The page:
In this course, you will learn how to create and annotate plan, profile and cross section sheets. You will learn how to create Named Boundaries that will be used to generate plan, profile and cross section sheets. You will also learn about drawing models and sheet models that are used during the sheet creation process. Lastly, you will learn how to add individual annotations to label specific location coordinates, station-offset values, elevations, and more.
Drainage Plans, Profiles and Cross Sections PDF and Dataset Download DOWNLOAD
Download the PDF and dataset for the Drainage Plans, Profiles and Cross Sections course.
In this course, you will learn how to use ModelBuilder connections and mappings to import drainage data from Excel spreadsheets and build a 3D drainage model. You will then learn how to use ModelBuilder to import updated spreadsheets to update the 3D model.
Importing Drainage from Excel Data PDF and Dataset Download DOWNLOAD
Download the PDF and dataset for the Importing Drainage from Excel Data course.
In this course, you will learn to create Utilities from 2D or 3D Graphics in OpenRoads Designer.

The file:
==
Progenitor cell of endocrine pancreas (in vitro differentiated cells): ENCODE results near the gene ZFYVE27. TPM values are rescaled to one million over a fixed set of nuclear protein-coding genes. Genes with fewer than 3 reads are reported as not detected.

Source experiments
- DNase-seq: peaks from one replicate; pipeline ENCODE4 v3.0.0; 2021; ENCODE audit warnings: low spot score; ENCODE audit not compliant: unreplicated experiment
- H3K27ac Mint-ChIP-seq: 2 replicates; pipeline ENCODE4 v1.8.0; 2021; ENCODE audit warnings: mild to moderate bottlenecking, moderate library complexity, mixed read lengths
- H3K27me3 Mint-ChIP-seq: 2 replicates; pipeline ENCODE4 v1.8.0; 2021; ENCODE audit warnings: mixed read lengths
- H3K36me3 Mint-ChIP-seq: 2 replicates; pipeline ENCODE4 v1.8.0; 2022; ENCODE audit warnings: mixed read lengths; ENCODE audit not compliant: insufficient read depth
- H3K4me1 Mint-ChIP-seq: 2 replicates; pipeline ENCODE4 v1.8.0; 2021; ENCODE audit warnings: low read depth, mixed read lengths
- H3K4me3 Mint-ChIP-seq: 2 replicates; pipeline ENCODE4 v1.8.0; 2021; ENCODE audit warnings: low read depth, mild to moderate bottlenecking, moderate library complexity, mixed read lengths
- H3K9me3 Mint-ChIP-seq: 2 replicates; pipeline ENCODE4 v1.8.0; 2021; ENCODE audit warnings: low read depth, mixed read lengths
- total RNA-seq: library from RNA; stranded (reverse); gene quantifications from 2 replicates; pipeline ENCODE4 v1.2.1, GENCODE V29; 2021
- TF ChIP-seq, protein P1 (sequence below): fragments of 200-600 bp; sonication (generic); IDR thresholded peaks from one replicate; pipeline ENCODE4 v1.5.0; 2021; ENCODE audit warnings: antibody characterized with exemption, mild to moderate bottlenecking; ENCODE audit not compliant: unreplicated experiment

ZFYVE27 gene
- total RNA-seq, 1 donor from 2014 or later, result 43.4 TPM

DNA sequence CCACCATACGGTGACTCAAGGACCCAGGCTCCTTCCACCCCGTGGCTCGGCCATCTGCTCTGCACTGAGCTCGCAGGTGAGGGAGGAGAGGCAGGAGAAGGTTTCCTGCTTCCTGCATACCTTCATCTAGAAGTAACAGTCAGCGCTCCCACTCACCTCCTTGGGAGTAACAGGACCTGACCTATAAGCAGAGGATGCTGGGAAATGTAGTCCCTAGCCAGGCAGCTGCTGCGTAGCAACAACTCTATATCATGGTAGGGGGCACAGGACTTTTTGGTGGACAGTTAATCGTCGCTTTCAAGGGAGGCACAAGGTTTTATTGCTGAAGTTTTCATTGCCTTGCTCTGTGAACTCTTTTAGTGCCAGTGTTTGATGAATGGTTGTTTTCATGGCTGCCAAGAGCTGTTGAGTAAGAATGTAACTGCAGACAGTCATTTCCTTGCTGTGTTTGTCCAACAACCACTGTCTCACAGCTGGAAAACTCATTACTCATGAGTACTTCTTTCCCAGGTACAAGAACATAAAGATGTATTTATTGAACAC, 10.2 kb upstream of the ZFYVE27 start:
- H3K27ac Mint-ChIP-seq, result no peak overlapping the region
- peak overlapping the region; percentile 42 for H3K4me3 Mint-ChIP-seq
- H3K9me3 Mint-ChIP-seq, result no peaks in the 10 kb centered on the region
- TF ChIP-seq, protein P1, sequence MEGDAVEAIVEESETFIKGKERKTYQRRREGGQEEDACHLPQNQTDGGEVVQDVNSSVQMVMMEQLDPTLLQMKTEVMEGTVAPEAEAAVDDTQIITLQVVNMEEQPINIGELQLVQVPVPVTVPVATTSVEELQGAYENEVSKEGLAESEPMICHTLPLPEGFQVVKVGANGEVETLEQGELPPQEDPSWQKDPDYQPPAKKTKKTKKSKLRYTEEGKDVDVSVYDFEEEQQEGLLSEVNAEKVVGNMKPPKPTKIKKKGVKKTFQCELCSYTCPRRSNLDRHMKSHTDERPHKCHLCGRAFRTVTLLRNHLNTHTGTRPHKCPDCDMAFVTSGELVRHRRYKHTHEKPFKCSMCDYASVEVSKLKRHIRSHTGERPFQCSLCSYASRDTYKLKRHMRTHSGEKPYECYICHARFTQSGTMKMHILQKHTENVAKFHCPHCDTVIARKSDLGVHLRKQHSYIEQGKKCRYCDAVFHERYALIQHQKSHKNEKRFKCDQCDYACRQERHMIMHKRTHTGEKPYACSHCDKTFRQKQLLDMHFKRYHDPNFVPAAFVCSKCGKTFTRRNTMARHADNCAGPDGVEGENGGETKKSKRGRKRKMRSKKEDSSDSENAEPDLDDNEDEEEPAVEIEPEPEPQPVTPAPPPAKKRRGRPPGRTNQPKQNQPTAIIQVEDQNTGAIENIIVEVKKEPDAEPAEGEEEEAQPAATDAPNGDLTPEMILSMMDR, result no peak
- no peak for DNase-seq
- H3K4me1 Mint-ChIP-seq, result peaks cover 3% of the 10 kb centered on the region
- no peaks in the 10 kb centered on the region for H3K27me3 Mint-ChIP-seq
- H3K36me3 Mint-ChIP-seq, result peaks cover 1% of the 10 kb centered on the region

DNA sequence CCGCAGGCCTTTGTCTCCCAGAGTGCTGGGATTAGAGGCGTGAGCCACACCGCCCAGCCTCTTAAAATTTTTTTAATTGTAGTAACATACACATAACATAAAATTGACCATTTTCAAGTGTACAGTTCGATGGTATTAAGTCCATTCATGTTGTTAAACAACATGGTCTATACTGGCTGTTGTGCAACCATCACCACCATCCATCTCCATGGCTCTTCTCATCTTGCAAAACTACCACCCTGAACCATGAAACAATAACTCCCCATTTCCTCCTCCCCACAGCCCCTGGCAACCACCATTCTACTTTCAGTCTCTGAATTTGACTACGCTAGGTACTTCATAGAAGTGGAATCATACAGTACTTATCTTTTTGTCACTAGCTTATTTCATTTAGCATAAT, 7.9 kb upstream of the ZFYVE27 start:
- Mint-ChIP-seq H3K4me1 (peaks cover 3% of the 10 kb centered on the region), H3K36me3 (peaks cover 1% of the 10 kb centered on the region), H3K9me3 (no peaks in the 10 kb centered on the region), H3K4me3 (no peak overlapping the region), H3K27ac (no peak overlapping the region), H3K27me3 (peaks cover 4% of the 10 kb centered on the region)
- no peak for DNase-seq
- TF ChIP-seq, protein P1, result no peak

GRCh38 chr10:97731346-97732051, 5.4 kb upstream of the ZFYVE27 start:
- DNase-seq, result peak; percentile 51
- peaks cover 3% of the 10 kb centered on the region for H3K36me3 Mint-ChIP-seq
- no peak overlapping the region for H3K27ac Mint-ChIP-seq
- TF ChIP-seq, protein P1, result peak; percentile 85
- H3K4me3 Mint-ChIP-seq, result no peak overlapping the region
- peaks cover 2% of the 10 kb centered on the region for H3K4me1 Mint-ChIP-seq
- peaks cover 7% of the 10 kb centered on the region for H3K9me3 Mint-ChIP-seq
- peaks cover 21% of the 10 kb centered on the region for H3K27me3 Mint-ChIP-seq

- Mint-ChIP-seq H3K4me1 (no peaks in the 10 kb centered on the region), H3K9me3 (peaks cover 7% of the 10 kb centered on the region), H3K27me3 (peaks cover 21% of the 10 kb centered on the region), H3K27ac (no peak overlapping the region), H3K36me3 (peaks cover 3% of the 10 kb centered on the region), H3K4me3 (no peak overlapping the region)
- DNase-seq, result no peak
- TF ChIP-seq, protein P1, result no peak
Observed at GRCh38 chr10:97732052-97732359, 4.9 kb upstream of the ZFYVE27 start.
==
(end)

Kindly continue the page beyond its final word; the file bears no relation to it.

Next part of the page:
In this video, you will learn what utility filters and filter groups are. You will also learn about the tools to use utility filters and filter groups.
In this video, you will learn to use Utility Filters to Create Utilities from 3D Graphics.
In this video, you will learn to use Utility Filters to Create Utilities from 2D Graphics.
In this video, you will learn to create a Utility Filter from scratch.
In this course, you will learn how to identify hard and soft conflicts of underground utilities.
Review the contents of the design file and attached references, and the 2D and 3D views.
Learn how to use feature definitions to identify the items to be checked for conflicts, and how to define the feature definition for the conflict nodes that are created.
Learn how to use FlexTables to review the conflict nodes that are created at each conflict found. You will also learn how to add, delete and order the columns on the FlexTable, and how to use the FlexTable to delete the conflict nodes.
Learn how to set-up the parameters to look for conflicts between the gas utility and the drainage network, and how to create XML Reports.
Detecting Soft Conflicts 06:16
Learn how to define the parameters for soft conflicts, and how to sort the data in the FlexTables.
Learn how to define the parameters for detecting conflicts with a utility trench mesh.
This Page Last Updated: November 12, 2020 at 8:50 AM